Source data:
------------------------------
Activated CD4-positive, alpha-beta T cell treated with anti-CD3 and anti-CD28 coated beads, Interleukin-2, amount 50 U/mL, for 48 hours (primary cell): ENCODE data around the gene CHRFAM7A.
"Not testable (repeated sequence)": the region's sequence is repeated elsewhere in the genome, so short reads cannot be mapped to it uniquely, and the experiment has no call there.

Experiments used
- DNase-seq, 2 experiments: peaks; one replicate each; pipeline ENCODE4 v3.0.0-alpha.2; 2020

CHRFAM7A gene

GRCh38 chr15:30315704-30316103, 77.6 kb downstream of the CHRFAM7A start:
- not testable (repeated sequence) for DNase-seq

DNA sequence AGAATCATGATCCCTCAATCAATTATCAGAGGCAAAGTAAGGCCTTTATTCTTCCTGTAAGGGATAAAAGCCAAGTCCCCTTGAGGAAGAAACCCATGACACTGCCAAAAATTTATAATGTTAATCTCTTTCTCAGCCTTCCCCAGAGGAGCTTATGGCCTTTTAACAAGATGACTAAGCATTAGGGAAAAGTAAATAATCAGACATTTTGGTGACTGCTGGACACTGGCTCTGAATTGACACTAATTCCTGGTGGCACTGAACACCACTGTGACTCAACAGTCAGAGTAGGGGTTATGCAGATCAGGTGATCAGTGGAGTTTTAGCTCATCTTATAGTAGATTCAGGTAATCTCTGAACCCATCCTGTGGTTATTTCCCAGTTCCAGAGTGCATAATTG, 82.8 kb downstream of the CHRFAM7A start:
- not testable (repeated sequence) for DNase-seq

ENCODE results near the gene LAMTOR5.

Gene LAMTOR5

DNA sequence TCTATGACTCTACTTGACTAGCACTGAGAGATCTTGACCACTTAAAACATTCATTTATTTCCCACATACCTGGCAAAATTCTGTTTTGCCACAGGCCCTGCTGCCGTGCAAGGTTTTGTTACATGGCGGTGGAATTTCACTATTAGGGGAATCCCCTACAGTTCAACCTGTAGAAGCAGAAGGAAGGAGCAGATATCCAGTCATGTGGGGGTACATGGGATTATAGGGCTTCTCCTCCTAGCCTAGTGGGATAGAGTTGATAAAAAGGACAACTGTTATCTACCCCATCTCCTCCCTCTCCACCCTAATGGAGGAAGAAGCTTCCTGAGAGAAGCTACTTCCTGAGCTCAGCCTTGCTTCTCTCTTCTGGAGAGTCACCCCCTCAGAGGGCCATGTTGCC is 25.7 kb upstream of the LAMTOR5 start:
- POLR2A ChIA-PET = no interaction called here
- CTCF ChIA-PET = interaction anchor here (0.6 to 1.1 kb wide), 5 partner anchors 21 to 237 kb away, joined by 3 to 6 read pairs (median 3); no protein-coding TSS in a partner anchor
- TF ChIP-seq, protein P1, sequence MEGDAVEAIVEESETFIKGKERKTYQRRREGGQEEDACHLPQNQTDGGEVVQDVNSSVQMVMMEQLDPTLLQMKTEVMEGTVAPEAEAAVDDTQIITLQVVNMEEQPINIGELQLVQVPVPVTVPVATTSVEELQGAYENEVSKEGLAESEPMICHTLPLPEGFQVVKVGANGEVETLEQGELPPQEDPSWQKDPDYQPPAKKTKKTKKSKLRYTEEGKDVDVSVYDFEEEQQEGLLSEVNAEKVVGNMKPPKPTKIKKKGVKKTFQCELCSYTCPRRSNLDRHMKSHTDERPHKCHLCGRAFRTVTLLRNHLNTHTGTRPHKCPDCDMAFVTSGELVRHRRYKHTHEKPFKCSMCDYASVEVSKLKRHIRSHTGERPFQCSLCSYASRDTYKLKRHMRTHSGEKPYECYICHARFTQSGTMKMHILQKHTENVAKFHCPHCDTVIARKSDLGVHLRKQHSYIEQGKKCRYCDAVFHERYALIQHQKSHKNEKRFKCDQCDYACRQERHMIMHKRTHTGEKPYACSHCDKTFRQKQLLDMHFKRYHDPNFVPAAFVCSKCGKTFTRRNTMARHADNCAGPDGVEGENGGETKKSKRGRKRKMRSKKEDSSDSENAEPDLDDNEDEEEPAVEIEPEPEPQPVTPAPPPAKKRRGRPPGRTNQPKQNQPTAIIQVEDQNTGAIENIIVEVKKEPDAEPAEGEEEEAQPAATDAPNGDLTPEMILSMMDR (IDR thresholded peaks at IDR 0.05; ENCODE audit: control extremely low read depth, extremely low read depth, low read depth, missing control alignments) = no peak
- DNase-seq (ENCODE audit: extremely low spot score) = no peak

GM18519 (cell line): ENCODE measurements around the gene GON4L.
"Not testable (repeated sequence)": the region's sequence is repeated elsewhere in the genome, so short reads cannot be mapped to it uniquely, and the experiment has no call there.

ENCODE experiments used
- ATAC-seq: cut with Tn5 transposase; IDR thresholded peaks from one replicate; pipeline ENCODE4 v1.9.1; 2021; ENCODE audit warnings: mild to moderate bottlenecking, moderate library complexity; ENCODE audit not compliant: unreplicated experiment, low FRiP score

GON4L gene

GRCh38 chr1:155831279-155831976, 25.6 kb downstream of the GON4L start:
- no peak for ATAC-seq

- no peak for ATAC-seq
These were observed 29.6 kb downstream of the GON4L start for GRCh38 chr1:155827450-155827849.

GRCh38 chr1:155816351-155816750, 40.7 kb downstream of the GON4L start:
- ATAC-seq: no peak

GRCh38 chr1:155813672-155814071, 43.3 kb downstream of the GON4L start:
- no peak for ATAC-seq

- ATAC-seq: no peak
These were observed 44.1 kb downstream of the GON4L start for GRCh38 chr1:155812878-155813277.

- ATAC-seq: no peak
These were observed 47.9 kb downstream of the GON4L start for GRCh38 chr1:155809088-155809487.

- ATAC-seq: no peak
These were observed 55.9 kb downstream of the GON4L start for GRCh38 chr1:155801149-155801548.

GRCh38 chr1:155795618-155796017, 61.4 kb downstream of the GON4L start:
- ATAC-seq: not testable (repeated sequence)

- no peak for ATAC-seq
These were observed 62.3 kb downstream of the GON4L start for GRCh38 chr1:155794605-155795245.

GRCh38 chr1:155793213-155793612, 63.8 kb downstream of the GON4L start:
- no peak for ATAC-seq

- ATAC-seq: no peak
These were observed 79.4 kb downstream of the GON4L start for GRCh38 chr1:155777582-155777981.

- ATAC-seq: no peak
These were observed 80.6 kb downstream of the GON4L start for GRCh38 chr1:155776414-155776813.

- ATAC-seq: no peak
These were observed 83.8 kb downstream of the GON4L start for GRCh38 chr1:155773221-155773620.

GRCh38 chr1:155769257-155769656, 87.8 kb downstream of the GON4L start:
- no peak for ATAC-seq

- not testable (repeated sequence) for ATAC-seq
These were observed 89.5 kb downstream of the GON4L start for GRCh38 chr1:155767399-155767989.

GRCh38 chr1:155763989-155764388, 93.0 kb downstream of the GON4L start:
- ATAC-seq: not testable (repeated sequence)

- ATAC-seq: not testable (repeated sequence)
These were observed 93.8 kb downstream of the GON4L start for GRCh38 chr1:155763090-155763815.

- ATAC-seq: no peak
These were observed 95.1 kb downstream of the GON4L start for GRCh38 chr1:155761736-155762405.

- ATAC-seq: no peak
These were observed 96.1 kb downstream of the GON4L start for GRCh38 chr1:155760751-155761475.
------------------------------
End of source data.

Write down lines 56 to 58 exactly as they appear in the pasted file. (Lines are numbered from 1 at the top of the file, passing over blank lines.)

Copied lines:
- ATAC-seq: no peak
These were observed 95.1 kb downstream of the GON4L start for GRCh38 chr1:155761736-155762405.

- ATAC-seq: no peak